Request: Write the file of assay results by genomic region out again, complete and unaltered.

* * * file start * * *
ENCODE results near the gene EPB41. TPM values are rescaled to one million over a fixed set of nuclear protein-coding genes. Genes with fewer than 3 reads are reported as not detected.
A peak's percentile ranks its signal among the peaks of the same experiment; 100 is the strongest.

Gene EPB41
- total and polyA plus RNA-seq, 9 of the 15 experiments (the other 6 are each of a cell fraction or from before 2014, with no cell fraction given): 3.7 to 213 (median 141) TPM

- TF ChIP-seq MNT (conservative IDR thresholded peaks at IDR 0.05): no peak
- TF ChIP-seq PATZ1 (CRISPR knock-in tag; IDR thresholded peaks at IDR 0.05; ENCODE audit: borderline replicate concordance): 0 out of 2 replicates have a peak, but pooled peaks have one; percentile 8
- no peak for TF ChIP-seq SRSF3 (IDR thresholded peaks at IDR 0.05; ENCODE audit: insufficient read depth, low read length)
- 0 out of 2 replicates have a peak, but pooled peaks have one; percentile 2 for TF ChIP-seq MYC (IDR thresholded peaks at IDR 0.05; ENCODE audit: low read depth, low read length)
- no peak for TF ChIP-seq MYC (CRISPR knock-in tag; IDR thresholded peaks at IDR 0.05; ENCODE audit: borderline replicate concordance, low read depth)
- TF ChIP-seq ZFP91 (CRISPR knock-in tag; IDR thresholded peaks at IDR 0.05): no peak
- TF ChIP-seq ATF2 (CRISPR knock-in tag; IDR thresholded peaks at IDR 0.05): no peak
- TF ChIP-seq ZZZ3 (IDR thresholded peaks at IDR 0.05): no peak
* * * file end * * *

ENCODE results near the gene EPB41. TPM values are rescaled to one million over a fixed set of nuclear protein-coding genes. Genes with fewer than 3 reads are reported as not detected.
A peak's percentile ranks its signal among the peaks of the same experiment; 100 is the strongest.

Gene EPB41
- total and polyA plus RNA-seq, 9 of the 15 experiments (the other 6 are each of a cell fraction or from before 2014, with no cell fraction given): 3.7 to 213 (median 141) TPM

- TF ChIP-seq MNT (conservative IDR thresholded peaks at IDR 0.05): no peak
- TF ChIP-seq PATZ1 (CRISPR knock-in tag; IDR thresholded peaks at IDR 0.05; ENCODE audit: borderline replicate concordance): 0 out of 2 replicates have a peak, but pooled peaks have one; percentile 8
- no peak for TF ChIP-seq SRSF3 (IDR thresholded peaks at IDR 0.05; ENCODE audit: insufficient read depth, low read length)
- 0 out of 2 replicates have a peak, but pooled peaks have one; percentile 2 for TF ChIP-seq MYC (IDR thresholded peaks at IDR 0.05; ENCODE audit: low read depth, low read length)
- no peak for TF ChIP-seq MYC (CRISPR knock-in tag; IDR thresholded peaks at IDR 0.05; ENCODE audit: borderline replicate concordance, low read depth)
- TF ChIP-seq ZFP91 (CRISPR knock-in tag; IDR thresholded peaks at IDR 0.05): no peak
- TF ChIP-seq ATF2 (CRISPR knock-in tag; IDR thresholded peaks at IDR 0.05): no peak
- TF ChIP-seq ZZZ3 (IDR thresholded peaks at IDR 0.05): no peak